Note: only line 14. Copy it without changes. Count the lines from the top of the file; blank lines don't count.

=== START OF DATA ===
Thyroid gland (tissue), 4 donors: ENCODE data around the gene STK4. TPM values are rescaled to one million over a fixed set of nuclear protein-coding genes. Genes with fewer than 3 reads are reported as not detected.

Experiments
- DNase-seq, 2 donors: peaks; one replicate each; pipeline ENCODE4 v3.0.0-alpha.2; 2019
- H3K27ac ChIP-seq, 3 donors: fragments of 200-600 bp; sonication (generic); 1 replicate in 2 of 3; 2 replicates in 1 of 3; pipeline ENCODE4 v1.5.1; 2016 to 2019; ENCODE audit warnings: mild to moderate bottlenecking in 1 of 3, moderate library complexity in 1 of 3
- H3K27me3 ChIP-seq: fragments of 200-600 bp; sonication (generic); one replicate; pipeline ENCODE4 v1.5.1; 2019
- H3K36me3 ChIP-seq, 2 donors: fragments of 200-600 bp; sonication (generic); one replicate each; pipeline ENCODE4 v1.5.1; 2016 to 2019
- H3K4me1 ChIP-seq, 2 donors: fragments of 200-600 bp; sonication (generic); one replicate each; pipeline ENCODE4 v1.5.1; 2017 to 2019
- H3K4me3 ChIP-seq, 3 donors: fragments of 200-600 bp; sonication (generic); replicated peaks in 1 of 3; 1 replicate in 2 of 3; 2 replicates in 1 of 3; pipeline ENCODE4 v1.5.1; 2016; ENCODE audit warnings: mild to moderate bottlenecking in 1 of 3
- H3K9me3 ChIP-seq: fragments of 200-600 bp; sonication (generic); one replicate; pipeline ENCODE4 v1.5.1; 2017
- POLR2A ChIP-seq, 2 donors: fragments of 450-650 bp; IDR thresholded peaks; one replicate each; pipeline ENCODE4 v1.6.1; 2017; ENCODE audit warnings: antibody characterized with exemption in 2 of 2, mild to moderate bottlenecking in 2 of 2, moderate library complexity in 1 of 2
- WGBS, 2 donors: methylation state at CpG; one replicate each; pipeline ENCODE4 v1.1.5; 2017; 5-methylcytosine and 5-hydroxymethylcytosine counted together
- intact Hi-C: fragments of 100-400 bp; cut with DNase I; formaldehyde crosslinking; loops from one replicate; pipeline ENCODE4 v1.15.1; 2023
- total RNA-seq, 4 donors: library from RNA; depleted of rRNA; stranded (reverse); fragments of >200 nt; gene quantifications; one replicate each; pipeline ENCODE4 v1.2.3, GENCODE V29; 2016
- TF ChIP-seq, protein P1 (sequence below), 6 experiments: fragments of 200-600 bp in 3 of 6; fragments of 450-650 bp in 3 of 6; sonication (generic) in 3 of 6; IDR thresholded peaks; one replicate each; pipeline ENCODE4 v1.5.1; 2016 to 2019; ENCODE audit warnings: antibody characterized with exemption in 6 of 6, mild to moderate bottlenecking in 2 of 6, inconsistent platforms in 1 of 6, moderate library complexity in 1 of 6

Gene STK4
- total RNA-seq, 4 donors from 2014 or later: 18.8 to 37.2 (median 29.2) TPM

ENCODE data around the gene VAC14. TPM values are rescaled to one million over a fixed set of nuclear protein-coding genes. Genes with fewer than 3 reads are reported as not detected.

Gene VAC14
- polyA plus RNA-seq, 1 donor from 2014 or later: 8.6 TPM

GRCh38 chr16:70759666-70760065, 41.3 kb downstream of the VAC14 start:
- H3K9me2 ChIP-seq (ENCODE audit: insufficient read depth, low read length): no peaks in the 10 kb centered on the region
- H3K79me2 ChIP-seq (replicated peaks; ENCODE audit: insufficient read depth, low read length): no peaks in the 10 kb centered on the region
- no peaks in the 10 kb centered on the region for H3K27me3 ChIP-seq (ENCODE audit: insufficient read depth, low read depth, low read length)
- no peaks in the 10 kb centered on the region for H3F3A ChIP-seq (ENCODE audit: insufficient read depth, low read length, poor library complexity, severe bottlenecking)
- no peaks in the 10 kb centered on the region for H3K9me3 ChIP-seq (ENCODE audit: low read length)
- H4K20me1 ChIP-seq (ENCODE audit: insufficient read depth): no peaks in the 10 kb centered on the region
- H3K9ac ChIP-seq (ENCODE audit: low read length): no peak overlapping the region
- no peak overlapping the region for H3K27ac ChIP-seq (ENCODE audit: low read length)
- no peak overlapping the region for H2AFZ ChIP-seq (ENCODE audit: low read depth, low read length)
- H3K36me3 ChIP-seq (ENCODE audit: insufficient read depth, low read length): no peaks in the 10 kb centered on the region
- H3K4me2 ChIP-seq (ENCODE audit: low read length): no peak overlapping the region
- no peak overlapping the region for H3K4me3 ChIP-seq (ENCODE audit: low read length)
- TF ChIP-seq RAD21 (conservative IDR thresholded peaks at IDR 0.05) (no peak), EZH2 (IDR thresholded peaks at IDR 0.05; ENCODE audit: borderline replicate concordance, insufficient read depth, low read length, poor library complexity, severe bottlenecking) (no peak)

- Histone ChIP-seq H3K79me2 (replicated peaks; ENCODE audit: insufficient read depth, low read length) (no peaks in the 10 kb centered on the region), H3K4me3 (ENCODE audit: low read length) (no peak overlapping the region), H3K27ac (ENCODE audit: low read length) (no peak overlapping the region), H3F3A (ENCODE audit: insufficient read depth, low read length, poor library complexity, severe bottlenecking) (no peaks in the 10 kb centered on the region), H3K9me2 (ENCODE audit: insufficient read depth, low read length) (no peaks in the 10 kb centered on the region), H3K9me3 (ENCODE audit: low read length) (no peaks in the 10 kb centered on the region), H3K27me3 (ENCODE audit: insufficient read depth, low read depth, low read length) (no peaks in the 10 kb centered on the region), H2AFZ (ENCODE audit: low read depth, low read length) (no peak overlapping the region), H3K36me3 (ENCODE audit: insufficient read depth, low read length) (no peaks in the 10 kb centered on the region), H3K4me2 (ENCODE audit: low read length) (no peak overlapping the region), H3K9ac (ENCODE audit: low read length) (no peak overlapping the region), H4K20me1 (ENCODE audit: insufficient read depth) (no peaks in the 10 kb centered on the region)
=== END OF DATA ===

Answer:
- TF ChIP-seq, protein P1 (sequence below), 6 experiments: fragments of 200-600 bp in 3 of 6; fragments of 450-650 bp in 3 of 6; sonication (generic) in 3 of 6; IDR thresholded peaks; one replicate each; pipeline ENCODE4 v1.5.1; 2016 to 2019; ENCODE audit warnings: antibody characterized with exemption in 6 of 6, mild to moderate bottlenecking in 2 of 6, inconsistent platforms in 1 of 6, moderate library complexity in 1 of 6